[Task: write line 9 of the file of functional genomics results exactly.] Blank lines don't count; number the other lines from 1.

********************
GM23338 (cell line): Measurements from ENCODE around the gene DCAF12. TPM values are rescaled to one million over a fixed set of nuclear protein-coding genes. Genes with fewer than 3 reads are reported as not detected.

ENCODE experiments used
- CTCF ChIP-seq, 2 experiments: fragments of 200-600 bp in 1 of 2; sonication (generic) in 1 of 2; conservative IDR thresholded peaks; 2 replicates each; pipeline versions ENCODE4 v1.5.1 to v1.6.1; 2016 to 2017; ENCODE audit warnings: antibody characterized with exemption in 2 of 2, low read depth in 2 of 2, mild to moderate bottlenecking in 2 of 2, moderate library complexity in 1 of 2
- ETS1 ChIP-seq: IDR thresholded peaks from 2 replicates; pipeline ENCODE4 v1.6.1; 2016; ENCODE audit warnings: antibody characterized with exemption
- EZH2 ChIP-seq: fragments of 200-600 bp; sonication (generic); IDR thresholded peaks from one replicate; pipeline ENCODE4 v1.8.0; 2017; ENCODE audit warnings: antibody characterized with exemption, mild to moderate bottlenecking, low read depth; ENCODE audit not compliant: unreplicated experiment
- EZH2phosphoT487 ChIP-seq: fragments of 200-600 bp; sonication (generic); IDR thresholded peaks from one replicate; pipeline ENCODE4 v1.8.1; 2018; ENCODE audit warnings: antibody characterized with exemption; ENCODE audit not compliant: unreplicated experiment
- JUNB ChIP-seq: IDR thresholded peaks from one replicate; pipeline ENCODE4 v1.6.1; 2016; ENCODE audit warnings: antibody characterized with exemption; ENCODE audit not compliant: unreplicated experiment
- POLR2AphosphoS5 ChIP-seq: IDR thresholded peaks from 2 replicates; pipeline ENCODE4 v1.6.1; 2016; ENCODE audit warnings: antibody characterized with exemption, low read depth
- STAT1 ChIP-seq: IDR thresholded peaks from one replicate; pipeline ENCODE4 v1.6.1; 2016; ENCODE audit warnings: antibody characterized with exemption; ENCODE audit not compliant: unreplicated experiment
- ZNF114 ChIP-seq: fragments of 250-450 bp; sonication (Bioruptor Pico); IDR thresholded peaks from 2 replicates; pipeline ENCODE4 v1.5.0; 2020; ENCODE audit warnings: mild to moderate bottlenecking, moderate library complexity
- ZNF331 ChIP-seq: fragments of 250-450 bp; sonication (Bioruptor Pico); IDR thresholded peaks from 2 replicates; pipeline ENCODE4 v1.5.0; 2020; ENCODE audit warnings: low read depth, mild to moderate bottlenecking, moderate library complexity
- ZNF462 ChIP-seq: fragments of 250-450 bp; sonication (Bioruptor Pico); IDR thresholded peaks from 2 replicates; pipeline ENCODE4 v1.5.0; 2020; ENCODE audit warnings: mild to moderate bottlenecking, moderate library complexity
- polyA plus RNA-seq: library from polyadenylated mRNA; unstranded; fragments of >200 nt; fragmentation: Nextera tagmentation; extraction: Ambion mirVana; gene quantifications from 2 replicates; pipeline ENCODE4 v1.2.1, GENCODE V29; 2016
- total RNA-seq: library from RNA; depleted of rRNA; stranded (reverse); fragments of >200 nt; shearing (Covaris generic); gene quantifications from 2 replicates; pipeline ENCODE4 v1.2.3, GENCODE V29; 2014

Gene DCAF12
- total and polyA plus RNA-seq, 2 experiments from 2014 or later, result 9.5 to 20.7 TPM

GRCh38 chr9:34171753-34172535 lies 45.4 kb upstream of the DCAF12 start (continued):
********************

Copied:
- STAT1 ChIP-seq: IDR thresholded peaks from one replicate; pipeline ENCODE4 v1.6.1; 2016; ENCODE audit warnings: antibody characterized with exemption; ENCODE audit not compliant: unreplicated experiment